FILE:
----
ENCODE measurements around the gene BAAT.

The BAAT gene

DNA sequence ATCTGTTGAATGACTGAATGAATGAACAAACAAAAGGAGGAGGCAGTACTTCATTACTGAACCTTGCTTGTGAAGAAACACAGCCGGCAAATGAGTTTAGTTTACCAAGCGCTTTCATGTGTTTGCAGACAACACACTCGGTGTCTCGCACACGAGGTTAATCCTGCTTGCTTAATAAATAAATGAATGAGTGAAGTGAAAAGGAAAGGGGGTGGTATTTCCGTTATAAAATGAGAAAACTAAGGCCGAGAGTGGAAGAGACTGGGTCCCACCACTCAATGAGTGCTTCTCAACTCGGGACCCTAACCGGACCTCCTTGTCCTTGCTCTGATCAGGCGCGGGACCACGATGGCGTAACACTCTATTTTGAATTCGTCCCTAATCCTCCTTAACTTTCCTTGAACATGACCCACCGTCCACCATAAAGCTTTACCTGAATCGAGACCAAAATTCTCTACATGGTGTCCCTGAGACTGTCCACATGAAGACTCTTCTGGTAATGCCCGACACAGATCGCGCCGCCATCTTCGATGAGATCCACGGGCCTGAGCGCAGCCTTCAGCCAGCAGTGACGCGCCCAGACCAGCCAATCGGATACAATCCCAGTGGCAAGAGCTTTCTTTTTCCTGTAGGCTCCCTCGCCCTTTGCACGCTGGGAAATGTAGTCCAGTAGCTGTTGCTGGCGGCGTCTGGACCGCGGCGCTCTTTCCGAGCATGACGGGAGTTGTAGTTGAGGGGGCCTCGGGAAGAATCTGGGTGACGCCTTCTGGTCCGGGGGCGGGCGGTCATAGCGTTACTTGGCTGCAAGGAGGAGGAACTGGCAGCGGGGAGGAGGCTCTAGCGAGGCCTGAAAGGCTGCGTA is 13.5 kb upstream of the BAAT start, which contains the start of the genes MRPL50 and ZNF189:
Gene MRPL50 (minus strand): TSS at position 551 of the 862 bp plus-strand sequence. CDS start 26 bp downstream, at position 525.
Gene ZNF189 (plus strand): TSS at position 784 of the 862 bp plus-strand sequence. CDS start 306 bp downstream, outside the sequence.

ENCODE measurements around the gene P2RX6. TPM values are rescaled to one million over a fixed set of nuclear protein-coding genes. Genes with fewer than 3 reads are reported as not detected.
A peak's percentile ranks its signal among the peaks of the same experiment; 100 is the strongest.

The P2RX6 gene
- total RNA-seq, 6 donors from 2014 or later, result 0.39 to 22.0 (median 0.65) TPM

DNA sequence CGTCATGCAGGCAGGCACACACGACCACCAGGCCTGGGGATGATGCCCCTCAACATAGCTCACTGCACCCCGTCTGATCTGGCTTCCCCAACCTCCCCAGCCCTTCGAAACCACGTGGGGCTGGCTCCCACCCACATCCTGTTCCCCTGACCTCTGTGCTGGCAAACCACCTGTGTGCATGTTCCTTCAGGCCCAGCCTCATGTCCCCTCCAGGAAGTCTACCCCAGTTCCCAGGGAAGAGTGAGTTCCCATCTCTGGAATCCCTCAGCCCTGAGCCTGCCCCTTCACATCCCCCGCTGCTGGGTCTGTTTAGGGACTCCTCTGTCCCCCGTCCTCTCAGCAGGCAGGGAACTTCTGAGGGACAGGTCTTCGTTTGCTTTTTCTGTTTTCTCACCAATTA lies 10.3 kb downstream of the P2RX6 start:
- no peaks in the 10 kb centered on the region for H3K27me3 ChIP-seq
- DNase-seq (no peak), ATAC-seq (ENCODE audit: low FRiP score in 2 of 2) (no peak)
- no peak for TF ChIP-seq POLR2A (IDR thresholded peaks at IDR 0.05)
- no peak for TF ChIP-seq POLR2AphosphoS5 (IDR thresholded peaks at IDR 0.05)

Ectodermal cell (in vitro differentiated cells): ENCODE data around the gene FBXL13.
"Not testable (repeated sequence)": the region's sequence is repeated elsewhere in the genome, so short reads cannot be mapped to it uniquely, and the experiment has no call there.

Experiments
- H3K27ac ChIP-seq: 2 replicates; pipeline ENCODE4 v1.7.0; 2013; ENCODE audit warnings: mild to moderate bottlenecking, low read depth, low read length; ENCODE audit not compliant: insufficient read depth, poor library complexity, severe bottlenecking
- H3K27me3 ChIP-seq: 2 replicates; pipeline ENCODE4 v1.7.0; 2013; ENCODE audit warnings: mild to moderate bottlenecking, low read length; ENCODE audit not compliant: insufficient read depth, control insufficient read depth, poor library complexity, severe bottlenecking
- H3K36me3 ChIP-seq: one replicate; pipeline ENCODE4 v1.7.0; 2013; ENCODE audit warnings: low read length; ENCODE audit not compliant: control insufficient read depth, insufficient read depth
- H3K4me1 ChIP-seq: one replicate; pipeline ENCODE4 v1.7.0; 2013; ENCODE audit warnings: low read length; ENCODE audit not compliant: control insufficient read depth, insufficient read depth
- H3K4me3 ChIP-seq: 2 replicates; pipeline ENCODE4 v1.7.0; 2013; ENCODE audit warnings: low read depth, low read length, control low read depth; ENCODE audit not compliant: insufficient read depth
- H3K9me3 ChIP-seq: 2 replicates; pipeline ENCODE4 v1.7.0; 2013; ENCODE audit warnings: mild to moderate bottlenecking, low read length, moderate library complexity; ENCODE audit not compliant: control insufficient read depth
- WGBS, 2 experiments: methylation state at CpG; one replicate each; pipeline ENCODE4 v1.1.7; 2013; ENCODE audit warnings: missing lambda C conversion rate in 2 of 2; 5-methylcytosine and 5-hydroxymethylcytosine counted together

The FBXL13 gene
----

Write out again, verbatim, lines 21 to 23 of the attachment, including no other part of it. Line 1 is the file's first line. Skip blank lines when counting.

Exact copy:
- H3K4me1 ChIP-seq: one replicate; pipeline ENCODE4 v1.7.0; 2013; ENCODE audit warnings: low read length; ENCODE audit not compliant: control insufficient read depth, insufficient read depth
- H3K4me3 ChIP-seq: 2 replicates; pipeline ENCODE4 v1.7.0; 2013; ENCODE audit warnings: low read depth, low read length, control low read depth; ENCODE audit not compliant: insufficient read depth
- H3K9me3 ChIP-seq: 2 replicates; pipeline ENCODE4 v1.7.0; 2013; ENCODE audit warnings: mild to moderate bottlenecking, low read length, moderate library complexity; ENCODE audit not compliant: control insufficient read depth